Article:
NorthWestern Energy: Negotiating Is for the Little People

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I’ve rarely read a more tone deaf and arrogant comment than the one written by Northwestern Energy executive director of government affairs John Fitzpatrick, in which he explains to the little people why his company should be able to do whatever the hell it wants to private land. It reads in part:

Eminent domain laws exist for two reasons. First, to ensure that private property owners are justly compensated if their land is acquired for a public use necessary for the welfare of the citizenry. Second, to protect the public from the tyranny of a minority be they organized naysayers or people who are just uncooperative or unreasonable.
You can understand this better on a personal level by thinking about some person who’s your opponent. Imagine having to go to that individual and get permission to cross his property so that you can have electricity, water or a road. Eminent domain prevents such people from holding you hostage. It gives them an incentive to negotiate a settlement reasonable to both parties.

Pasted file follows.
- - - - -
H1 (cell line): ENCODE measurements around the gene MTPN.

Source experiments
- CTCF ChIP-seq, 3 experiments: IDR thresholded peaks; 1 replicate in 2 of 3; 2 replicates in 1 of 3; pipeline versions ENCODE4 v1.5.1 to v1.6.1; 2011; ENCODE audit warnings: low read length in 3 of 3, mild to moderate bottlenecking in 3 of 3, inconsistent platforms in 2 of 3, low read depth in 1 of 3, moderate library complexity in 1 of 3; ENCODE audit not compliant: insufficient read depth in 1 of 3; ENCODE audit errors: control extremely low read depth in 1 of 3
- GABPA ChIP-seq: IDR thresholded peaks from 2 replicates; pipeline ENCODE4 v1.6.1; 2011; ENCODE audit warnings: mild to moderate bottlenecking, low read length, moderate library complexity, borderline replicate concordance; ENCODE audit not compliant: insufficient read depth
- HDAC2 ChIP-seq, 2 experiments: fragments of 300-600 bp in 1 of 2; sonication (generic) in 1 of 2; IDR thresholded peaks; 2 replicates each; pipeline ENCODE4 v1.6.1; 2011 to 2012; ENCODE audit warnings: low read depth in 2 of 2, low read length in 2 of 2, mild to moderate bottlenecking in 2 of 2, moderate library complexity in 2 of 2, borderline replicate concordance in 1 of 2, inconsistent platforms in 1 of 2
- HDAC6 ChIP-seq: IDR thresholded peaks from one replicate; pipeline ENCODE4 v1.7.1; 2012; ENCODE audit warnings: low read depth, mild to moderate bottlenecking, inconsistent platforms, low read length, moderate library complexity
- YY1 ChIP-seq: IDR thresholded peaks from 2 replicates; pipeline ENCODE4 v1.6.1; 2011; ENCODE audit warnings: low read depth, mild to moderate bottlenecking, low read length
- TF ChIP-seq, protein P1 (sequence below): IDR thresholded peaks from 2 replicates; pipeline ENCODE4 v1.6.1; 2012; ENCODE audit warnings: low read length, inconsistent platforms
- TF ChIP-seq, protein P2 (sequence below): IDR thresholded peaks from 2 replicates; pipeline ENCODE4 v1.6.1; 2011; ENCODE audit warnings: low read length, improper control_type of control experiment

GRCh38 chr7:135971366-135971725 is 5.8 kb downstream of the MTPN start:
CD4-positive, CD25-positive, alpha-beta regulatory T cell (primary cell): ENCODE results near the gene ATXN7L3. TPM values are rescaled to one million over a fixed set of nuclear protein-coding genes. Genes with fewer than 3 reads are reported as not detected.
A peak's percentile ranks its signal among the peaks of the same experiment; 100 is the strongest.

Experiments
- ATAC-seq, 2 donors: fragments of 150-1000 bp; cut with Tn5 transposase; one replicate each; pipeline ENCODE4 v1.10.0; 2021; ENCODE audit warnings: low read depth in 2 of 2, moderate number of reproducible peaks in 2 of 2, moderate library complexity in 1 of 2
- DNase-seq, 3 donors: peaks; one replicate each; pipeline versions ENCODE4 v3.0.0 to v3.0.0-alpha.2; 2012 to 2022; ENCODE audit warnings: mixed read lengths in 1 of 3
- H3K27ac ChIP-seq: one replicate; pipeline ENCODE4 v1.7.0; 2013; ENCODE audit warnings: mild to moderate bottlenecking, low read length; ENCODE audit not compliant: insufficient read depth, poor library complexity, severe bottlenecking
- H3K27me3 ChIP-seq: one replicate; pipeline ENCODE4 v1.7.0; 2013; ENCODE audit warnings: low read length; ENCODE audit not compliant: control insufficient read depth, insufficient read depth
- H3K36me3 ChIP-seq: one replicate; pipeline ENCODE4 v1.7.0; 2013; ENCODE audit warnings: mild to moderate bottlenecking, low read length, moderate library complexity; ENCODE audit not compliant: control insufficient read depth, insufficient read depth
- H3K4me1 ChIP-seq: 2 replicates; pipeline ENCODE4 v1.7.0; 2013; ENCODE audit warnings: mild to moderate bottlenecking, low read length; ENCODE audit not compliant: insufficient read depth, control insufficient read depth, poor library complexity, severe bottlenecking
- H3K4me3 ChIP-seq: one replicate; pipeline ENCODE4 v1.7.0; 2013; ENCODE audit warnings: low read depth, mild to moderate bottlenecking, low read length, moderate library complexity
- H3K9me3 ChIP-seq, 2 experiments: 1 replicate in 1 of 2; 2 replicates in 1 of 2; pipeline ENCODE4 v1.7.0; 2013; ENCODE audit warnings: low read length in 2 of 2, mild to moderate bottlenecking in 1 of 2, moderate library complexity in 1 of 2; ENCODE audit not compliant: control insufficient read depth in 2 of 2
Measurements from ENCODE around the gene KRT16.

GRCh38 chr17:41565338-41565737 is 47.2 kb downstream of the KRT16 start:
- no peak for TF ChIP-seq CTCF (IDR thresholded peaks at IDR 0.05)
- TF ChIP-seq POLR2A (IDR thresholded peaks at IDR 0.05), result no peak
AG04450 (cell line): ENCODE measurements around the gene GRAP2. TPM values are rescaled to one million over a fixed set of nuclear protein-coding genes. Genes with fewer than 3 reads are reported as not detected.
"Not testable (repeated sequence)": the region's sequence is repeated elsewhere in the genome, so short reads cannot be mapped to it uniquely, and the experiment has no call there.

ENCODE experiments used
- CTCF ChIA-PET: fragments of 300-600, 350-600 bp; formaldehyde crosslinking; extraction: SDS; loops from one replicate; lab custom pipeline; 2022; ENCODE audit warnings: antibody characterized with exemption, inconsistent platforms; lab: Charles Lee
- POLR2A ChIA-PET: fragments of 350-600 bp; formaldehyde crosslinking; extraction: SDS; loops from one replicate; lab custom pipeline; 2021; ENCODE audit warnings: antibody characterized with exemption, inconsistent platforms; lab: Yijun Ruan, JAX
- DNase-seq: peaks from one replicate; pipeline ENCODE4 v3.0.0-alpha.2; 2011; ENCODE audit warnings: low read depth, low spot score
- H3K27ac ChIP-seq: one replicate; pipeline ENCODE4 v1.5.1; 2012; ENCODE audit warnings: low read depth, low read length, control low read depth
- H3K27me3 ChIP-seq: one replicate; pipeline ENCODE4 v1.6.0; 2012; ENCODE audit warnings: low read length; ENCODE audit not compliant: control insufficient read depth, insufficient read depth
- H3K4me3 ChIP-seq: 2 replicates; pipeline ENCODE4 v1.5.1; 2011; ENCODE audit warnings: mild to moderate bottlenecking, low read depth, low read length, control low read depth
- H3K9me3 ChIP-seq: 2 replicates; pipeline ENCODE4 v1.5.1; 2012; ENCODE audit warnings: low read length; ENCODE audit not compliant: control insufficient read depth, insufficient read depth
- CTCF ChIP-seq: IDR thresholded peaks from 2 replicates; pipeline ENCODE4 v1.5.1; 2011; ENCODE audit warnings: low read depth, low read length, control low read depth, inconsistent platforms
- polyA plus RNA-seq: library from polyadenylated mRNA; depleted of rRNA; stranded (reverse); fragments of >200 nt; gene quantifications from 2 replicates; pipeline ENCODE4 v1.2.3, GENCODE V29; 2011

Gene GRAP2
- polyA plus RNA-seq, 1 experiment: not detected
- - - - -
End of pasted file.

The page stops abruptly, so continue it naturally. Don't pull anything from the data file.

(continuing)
It’s refreshing to see a corporate interest so brazenly trumpeting its ability to get what it wants from government—and a nice change of pace from the usual veneer of corporate citizenship.

One thing is certain: NorthWestern Energy hardly has the “welfare of the citizenry” in mind. On the other hand, I’m happy to learn that NorthWestern believes that I can cross their private property whenever I need to access electricity, water, or a road.

After all, letting me cross would be the “reasonable” action, right?

About the author

Don Pogreba

Don Pogreba is a seventeen-year teacher of English, former debate coach, and loyal, if often sad, fan of the San Diego Padres and Portland Timbers. He spends far too many hours of his life working at school and on his small business, Big Sky Debate.

His work has appeared in Politico and Rewire.

In the past few years, travel has become a priority, whether it's a road trip to some little town in Montana or a museum of culture in Ísafjörður, Iceland.

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